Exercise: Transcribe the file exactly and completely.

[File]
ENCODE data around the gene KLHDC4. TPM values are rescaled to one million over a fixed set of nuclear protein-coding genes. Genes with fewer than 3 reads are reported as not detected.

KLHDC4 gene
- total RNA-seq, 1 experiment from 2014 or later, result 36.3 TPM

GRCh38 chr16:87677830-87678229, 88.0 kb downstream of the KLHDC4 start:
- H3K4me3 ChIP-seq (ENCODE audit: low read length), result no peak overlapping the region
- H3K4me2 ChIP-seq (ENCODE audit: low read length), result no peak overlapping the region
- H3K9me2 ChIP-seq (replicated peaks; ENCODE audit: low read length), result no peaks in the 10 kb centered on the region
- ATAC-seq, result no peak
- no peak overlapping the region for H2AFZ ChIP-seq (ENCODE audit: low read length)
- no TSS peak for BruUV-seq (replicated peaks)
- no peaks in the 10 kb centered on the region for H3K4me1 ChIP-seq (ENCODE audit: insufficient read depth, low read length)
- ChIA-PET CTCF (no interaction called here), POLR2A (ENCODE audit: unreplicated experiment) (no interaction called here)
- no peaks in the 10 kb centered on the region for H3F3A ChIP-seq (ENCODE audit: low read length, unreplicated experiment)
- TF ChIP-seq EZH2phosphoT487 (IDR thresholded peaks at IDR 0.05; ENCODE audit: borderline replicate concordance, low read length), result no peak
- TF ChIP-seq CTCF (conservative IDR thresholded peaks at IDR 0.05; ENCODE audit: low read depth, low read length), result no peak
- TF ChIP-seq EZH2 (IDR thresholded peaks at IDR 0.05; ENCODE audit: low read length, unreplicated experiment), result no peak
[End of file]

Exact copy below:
ENCODE data around the gene KLHDC4. TPM values are rescaled to one million over a fixed set of nuclear protein-coding genes. Genes with fewer than 3 reads are reported as not detected.

KLHDC4 gene
- total RNA-seq, 1 experiment from 2014 or later, result 36.3 TPM

GRCh38 chr16:87677830-87678229, 88.0 kb downstream of the KLHDC4 start:
- H3K4me3 ChIP-seq (ENCODE audit: low read length), result no peak overlapping the region
- H3K4me2 ChIP-seq (ENCODE audit: low read length), result no peak overlapping the region
- H3K9me2 ChIP-seq (replicated peaks; ENCODE audit: low read length), result no peaks in the 10 kb centered on the region
- ATAC-seq, result no peak
- no peak overlapping the region for H2AFZ ChIP-seq (ENCODE audit: low read length)
- no TSS peak for BruUV-seq (replicated peaks)
- no peaks in the 10 kb centered on the region for H3K4me1 ChIP-seq (ENCODE audit: insufficient read depth, low read length)
- ChIA-PET CTCF (no interaction called here), POLR2A (ENCODE audit: unreplicated experiment) (no interaction called here)
- no peaks in the 10 kb centered on the region for H3F3A ChIP-seq (ENCODE audit: low read length, unreplicated experiment)
- TF ChIP-seq EZH2phosphoT487 (IDR thresholded peaks at IDR 0.05; ENCODE audit: borderline replicate concordance, low read length), result no peak
- TF ChIP-seq CTCF (conservative IDR thresholded peaks at IDR 0.05; ENCODE audit: low read depth, low read length), result no peak
- TF ChIP-seq EZH2 (IDR thresholded peaks at IDR 0.05; ENCODE audit: low read length, unreplicated experiment), result no peak